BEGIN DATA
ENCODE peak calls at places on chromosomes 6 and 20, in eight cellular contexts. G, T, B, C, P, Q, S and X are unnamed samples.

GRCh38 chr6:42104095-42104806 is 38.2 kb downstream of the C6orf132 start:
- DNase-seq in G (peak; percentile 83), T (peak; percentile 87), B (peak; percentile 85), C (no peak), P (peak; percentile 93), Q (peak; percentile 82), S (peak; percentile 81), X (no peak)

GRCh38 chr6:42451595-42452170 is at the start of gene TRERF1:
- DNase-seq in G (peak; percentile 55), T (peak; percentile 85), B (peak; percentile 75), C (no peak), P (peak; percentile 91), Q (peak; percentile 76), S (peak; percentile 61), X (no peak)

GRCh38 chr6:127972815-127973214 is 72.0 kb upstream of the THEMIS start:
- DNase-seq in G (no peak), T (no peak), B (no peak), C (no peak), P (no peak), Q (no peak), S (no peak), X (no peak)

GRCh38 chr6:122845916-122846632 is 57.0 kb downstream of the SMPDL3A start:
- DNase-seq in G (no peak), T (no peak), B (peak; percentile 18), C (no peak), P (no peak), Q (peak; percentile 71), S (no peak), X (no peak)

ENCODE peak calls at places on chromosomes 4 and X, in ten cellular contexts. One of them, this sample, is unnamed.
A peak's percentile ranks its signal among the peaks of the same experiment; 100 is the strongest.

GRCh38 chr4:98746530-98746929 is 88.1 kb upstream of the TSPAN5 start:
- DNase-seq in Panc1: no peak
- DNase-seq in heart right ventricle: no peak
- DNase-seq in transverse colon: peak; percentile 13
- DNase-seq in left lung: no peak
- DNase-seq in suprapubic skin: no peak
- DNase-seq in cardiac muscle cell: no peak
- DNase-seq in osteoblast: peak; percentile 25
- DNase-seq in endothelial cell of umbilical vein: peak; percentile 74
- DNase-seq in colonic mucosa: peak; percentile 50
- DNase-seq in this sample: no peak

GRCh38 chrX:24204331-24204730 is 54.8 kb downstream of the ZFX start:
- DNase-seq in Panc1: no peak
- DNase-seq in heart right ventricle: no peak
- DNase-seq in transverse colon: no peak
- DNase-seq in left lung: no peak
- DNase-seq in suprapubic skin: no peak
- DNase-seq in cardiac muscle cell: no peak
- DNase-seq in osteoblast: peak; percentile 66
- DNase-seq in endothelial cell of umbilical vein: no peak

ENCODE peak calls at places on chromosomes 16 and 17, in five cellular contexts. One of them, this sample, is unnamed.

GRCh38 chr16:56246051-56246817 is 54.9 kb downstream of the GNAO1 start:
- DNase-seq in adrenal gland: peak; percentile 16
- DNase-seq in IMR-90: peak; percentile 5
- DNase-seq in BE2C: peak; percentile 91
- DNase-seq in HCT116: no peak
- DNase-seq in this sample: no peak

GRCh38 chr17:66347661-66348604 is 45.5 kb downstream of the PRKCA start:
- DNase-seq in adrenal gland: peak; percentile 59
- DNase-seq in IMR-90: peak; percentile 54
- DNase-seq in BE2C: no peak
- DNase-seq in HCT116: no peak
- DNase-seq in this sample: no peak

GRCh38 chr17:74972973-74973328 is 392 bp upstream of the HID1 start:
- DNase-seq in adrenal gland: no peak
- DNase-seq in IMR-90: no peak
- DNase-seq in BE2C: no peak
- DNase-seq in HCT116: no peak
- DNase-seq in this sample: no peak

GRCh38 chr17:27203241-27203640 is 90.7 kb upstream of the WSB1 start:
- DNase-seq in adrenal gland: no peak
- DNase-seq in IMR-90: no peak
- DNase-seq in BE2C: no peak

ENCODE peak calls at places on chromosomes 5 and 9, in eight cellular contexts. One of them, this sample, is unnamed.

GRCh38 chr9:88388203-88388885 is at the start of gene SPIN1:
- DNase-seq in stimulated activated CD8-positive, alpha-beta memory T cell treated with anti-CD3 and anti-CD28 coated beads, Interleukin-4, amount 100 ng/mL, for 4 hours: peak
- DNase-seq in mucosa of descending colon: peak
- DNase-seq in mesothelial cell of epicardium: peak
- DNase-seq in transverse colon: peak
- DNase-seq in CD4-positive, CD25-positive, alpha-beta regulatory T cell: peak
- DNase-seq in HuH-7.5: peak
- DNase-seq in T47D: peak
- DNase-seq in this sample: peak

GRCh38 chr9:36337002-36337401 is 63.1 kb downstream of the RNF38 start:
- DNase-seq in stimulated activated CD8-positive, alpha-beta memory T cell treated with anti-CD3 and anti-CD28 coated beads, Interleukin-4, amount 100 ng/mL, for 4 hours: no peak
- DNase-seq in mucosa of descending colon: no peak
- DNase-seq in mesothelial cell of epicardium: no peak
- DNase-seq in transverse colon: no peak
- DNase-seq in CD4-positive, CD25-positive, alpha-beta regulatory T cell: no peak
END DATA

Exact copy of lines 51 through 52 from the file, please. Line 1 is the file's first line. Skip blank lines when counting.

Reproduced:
GRCh38 chr17:27203241-27203640 is 90.7 kb upstream of the WSB1 start:
- DNase-seq in adrenal gland: no peak